Best tools for Python development
Python is everywhere. It evolving rapidly in many platforms either it’s for web development or builds mobile applications. This language allows projects to be carried out swiftly and in a versatile way. It powers everything from major websites to desktop utilities to enterprise software. Python has been used to write all, or parts of popular software projects. It's one of few languages out there that is easy to get the start. It's one of the most in-demanding programming languages sought after by employers. There are many Python tools out there in the market that help works beautifully with Python. In this article, we will list the best Python tools that let you work quickly and integrate systems more effectively.
So, let's check them out -
BeeWare is more than just a tool; in fact, it is a toolbox to help develop and debug software in Python. The big difference between BeeWare and an IDE is that each tool in that box can be used independently of each other. Each can be used to carry out small tasks and all can be simultaneously used separately to implement large projects in Python.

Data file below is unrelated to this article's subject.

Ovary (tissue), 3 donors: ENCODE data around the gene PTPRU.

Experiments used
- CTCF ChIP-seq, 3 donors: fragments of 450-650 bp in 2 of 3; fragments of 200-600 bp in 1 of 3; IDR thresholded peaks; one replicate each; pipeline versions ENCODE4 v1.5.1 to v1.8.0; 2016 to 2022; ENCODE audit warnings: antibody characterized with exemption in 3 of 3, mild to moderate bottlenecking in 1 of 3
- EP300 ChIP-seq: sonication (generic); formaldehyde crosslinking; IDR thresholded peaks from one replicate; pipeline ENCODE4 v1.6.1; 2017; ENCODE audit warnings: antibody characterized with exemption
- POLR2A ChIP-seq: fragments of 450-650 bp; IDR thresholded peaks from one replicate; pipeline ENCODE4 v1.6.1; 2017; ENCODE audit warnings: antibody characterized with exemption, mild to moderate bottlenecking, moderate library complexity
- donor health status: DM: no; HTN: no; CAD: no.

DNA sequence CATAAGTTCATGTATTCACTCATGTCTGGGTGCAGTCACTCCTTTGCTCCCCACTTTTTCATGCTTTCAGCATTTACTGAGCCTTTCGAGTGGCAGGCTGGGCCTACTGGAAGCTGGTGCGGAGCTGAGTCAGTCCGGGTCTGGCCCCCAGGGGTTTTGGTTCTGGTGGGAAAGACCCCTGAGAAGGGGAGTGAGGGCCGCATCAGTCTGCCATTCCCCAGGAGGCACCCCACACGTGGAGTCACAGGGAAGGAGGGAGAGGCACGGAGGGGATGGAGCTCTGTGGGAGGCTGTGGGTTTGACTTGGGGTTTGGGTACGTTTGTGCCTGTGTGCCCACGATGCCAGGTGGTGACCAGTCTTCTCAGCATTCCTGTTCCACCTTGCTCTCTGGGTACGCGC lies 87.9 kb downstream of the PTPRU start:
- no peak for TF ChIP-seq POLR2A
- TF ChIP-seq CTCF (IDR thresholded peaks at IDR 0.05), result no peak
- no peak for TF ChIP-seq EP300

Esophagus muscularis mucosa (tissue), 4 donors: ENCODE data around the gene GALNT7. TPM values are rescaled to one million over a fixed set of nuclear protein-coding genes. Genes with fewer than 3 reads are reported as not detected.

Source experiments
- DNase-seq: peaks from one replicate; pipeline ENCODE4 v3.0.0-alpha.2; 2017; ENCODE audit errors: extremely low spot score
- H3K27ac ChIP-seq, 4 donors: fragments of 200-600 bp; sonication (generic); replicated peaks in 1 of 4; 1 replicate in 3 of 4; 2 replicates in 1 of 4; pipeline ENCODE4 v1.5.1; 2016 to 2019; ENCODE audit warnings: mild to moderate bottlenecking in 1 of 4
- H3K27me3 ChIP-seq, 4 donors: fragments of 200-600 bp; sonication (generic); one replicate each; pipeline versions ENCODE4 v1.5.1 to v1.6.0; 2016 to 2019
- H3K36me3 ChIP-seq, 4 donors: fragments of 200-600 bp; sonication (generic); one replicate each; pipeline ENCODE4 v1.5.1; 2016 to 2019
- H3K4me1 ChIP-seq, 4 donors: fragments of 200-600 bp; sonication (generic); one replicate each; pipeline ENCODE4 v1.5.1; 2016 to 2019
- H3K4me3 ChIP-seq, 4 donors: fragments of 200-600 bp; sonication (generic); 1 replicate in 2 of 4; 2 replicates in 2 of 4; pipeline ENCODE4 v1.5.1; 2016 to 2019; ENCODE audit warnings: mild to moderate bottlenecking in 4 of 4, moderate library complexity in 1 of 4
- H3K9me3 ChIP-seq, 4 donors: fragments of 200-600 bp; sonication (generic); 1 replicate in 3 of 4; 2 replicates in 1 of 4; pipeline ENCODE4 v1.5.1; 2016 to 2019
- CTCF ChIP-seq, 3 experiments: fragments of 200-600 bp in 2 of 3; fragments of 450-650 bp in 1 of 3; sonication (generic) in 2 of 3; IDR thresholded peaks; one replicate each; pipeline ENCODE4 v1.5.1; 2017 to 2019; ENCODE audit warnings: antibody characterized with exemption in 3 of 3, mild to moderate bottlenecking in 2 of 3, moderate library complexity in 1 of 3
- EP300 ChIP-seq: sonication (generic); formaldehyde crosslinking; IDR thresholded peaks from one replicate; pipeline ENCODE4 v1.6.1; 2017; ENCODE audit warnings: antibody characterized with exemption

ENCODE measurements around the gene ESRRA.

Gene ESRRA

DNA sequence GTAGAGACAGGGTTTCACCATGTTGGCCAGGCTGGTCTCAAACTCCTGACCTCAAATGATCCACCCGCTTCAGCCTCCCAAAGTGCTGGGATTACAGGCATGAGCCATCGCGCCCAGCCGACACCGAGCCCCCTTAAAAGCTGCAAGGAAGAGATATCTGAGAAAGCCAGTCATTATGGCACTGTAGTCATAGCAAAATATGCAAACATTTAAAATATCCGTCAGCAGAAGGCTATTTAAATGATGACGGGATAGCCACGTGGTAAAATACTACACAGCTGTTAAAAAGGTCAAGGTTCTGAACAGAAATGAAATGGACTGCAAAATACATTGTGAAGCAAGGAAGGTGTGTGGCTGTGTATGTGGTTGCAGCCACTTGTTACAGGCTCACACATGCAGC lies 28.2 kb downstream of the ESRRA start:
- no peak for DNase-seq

The pdoc utility relies on the documentation that you place in your code in the form of docstrings and comments. The output is in the form of a text file or an HTML document. You can also have pdoc run in a way that provides the output through a web server so that people can see the documentation directly in a browser.
PyDev is one of the commonly used Python IDE and is a natural choice of many Python developers coming from Java background. PyDev brings some of the key features for Python developers that are more than enough to make them choose it as the best Python IDE. Its top features are Django integration, Just-In-Time Python debugging, auto code completion, code inspection, Go to definition, and refactoring. It supports GIT integration for source code control, also enables code coverage, UML views and allows editing. On the top of these features, it adds functions like smart indent, bracket identification, error markup and facilitates unit testing. You can even use its keyboard shortcuts and ease up on using Mouse for every IDE action.
Komodo Edit is a very clean, professional Python IDE. It doesn't have fluff and instead focuses on putting the thing you need right in front of you. No digging through random submenus looking for an option. It's code completion is very good and fast; it pops up as you type with minimal loading time.